Growth, Value, and Skewness: Are Growth Stocks a Lottery-Like Bet?

Asymmetry in asset returns is a puzzling phenomenon and causes different investor behavior. Some show a preference for stocks with significant right skew, which, like playing the lottery, hit the jackpot every now and then and offer outsized returns. Other investors try to get away from this volatility and opt for stocks that have no skew or even show skew to the left.

But how does the asymmetry of returns relate to other factors in asset prices? Could investors bet on particular factors precisely because they want a lottery-like skew in their returns?

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To answer these questions, we constructed cross-sectional growth and value portfolios and examined the distribution of monthly returns over five-year periods. Based on an investor universe of all stocks traded on the NYSE and NASDAQ since 1975, we created our growth and value portfolios from the quintile of stocks with the highest and lowest P/E ratios, respectively.

Our growth portfolio showed more appropriate skew in its returns, on average, than our value portfolio. This was true for 6 of the 10 time periods.

Growth stocks: monthly returns

To mean average volatility Ses
1975 to 1980 3.02% 0.78% 53.24% 8.92
1980 to 1985 1.33% 0.02% 44.26% 1.10
1985 to 1990 2.04% 0.85% 55.99% 20.44
1990 to 1995 1.88% 0.38% 59.80% 10.51
1995 to 2000 3.44% 1.44% 67.22% 8.99
2000 to 2005 1.43% 0.01% 71.05% 2.54
2005 to 2010 0.71% 0.02% 48.44% 2.14
2010 to 2015 1.50% 0.90% 41.30% 7.30
2015 to 2020 6.94% 0.57% 50.22% 9.97
2020 to 2022 1.22% 0.28% 59.21% 5.10
average 2.35% 0.52% 55.07% 7.70

Stock value: monthly returns

To mean average volatility Ses
1975 to 1980 2.44% 0.00% 47.26% 2.07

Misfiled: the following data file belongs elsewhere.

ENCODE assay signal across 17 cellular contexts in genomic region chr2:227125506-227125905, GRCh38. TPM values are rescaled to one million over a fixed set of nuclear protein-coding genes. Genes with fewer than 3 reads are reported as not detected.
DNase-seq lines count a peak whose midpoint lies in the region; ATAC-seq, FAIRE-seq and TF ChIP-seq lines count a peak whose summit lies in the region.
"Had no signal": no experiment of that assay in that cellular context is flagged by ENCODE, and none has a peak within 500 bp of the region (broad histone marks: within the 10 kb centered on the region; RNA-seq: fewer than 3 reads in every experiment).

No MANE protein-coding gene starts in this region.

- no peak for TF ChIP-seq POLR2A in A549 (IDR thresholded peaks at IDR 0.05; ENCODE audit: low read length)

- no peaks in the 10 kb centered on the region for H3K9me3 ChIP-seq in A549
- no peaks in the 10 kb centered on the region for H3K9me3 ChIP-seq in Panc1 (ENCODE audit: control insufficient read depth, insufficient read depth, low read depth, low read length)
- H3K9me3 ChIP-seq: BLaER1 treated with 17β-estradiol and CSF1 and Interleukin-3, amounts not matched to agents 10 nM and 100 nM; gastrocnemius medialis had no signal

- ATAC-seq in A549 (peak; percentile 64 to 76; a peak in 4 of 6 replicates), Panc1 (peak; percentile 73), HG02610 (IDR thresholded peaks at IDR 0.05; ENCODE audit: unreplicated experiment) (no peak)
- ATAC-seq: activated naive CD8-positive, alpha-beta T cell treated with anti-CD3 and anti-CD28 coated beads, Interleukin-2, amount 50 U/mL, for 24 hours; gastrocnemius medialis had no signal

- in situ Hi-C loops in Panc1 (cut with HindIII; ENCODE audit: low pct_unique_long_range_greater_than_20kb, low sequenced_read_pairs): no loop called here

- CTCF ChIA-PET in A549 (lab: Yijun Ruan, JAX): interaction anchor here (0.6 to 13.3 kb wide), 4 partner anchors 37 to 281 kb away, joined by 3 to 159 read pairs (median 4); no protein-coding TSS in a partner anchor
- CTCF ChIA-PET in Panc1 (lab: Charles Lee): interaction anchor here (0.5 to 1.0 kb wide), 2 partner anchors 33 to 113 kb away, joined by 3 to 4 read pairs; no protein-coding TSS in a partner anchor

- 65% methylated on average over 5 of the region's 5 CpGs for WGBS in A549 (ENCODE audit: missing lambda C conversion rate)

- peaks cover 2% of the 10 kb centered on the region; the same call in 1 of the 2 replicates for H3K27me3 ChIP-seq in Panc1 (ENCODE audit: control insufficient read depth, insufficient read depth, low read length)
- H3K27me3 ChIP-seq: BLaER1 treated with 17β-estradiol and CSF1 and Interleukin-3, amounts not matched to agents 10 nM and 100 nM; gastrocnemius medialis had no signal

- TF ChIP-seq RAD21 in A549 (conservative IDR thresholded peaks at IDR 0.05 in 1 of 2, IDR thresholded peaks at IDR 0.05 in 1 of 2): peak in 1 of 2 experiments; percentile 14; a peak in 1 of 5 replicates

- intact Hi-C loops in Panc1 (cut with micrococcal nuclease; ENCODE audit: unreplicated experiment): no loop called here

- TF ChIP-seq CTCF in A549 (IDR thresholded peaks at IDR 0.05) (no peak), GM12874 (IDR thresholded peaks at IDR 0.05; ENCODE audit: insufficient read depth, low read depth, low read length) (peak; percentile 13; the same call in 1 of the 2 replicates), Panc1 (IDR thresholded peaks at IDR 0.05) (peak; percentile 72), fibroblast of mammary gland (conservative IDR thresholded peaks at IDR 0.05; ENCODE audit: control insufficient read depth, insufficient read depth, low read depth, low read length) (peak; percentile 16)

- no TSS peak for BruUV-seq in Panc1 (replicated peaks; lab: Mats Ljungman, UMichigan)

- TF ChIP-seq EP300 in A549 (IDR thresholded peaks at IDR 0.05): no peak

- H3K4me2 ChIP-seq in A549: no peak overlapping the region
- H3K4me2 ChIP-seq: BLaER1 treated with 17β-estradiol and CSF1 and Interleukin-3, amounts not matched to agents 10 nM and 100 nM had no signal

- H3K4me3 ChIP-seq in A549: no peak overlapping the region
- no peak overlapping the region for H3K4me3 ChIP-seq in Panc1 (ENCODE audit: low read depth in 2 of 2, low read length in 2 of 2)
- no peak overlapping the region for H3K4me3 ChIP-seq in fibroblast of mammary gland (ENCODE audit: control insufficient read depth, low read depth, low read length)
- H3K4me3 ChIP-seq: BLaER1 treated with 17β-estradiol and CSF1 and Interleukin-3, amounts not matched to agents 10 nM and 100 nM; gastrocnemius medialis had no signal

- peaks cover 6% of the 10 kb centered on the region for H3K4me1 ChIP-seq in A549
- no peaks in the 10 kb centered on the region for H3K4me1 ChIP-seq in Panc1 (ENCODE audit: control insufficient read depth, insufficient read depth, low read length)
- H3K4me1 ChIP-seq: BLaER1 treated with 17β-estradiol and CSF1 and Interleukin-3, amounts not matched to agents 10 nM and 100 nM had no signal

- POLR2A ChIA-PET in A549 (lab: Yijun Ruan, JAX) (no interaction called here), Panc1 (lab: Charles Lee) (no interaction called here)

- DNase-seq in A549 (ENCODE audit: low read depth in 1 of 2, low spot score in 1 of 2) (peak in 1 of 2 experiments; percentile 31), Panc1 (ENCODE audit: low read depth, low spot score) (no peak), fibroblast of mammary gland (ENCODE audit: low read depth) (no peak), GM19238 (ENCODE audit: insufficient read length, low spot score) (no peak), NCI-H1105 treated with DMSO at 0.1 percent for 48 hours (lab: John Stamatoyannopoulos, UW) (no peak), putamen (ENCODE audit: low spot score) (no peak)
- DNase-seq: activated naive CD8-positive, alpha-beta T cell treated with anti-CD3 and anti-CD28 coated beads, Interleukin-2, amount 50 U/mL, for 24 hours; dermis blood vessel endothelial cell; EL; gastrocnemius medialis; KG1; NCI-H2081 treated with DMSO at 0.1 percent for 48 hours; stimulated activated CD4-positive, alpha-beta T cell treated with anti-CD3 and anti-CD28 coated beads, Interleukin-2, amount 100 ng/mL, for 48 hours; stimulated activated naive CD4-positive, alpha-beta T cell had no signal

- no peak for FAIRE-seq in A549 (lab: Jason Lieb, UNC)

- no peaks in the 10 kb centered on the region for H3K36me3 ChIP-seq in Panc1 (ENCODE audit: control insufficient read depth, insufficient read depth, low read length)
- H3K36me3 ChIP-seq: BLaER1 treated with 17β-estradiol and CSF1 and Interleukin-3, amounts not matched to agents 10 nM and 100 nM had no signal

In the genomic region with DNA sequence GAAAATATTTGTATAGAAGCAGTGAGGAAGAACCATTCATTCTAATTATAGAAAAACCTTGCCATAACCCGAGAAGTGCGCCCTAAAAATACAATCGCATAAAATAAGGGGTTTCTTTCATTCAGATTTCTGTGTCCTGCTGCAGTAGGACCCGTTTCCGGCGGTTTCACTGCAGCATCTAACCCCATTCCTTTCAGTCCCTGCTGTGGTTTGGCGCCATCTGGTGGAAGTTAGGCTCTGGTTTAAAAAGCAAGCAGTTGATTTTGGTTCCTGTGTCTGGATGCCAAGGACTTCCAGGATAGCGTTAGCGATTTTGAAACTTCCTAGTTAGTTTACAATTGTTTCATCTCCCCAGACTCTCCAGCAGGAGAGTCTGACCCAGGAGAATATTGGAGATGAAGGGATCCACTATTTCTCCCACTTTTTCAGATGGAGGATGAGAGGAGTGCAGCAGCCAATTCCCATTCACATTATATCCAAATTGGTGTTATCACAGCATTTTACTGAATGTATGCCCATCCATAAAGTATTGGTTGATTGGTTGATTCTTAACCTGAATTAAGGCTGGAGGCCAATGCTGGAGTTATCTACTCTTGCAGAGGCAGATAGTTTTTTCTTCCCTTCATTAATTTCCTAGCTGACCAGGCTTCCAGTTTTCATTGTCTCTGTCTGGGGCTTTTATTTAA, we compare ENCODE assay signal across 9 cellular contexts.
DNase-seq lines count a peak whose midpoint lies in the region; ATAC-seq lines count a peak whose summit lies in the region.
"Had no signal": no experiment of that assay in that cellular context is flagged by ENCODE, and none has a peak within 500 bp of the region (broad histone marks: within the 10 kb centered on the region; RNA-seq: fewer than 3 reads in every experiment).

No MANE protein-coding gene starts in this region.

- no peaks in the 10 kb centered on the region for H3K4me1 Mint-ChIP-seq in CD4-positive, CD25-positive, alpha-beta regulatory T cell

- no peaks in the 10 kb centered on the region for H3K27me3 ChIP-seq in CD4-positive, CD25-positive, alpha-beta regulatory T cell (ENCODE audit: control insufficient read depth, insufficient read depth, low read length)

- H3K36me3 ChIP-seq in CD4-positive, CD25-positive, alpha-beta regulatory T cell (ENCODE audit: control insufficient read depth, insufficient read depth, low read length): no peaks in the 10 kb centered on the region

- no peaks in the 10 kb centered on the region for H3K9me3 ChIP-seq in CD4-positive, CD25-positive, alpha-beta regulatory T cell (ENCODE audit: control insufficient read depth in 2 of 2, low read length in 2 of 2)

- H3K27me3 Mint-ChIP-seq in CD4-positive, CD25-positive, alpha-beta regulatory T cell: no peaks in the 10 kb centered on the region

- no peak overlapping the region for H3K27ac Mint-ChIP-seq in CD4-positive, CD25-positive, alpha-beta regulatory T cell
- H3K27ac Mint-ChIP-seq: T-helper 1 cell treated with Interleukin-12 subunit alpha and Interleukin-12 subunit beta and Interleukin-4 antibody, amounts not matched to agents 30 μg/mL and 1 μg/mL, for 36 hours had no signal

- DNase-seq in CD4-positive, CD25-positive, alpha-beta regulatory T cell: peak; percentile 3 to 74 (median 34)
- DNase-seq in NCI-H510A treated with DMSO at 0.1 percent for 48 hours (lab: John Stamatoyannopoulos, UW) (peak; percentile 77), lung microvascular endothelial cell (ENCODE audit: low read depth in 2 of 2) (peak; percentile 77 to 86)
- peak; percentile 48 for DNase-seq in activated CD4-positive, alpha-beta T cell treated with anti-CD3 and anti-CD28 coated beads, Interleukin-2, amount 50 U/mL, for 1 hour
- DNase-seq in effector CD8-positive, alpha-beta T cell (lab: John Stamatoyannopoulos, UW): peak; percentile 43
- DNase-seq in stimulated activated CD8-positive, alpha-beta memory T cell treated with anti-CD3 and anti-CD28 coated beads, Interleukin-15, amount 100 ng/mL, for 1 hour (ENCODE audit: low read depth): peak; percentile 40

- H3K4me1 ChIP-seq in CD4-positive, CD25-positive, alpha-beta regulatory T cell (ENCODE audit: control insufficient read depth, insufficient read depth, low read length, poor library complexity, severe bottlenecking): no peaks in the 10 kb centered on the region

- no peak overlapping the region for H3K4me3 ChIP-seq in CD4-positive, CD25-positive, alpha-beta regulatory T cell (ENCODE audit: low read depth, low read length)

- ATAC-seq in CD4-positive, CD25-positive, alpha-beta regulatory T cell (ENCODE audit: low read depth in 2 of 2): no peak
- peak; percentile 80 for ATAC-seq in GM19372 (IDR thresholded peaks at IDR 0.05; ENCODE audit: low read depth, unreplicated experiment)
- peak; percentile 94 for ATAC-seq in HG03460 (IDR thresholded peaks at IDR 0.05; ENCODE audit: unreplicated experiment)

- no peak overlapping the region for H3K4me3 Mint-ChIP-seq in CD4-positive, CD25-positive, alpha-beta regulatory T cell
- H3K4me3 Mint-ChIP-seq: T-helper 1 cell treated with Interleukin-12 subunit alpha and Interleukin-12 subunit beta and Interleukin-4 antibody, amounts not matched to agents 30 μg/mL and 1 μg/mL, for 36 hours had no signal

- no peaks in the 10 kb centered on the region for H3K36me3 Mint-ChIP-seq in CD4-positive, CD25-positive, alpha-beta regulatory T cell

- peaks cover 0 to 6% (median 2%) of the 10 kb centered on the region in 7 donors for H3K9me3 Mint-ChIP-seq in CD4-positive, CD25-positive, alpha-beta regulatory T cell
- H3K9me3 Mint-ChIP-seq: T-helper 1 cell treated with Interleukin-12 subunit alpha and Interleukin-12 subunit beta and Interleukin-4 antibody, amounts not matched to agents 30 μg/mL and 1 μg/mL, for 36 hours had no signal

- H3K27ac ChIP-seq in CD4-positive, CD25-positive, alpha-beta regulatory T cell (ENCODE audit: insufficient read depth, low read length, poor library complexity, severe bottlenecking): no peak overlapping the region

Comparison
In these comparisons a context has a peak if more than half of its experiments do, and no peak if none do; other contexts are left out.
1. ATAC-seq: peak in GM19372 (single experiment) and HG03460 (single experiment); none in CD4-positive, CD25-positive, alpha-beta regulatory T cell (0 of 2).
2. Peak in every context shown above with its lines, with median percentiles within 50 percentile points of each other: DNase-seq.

1980 to 1985 1.66% 0.01% 44.25% 1.94
1985 to 1990 1.26% 0.02% 48.23% 14.73
1990 to 1995 1.26% 1.02% 55.05% 2.55
1995 to 2000 1.23% 0.00% 52.13% 5.62
2000 to 2005 2.43% 1.15% 18.08% 9.31
2005 to 2010 0.68% 0.00% 48.75% 2.24
2010 to 2015 1.70% 1.02% 38.59% 1.85
2015 to 2020 0.86% 0.56% 36.92% 1.45
2020 to 2022 1.38% 0.53% 82.10% 9.30
average 1.49% 0.43% 47.13% 5.10

So what can we take from these results? Our theory is that asymmetry tends to move based on investor preferences. That is, when a particular factor is trending, the session increases significantly while it is trending. For example, growth stocks were all the rage when the dot-com bubble inflated from 1995 to 2000, and they demonstrated significant skewness, while value stocks showed a distinct lack of skewness.

Growth Stocks: Monthly Returns, 1995 to 2000

Chart showing growth stocks: monthly returns, 1995 to 2000

Growth skyrocketed in popularity again between 2010 and 2020, while Value underperformed and again showed a lack of sleepiness in returns.

Stock Value: Monthly Returns, 2010 to 2015

Chart showing stock values: monthly returns, 2010 to 2015

However, these results do not tell us in which direction the association goes, only that an association exists. The data suggest that when a particular asset pricing style is popular among investors, returns for that style show greater skewness.

In short, growth stock investors may be chasing lottery-like payouts, especially when these stocks are in style.

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All posts are the opinion of the author. Therefore, they should not be construed as investment advice, nor do the views expressed necessarily reflect the views of the CFA Institute or the author’s employer.

Image credit: ©Getty Images/piotr_malczyk

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Derek Horstmeyer

Derek Horstmeyer is a professor at the George Mason University School of Business, specializing in exchange-traded fund (ETF) and mutual fund performance. He is currently director of the new Financial Planning and Wealth Management major at George Mason and founded the first student-managed mutual fund at GMU.

Jordan Doyle

Jordan Doyle recently graduated from George Mason University with a Master of Science in Finance. He went to James Madison University for his undergraduate education and earned a bachelor’s degree in business administration with a major in finance. He is interested in investments, capital markets and financial analysis and is currently affiliated with the CFA Institute’s Center for Research and Policy. He is also working towards becoming a CFA holder.

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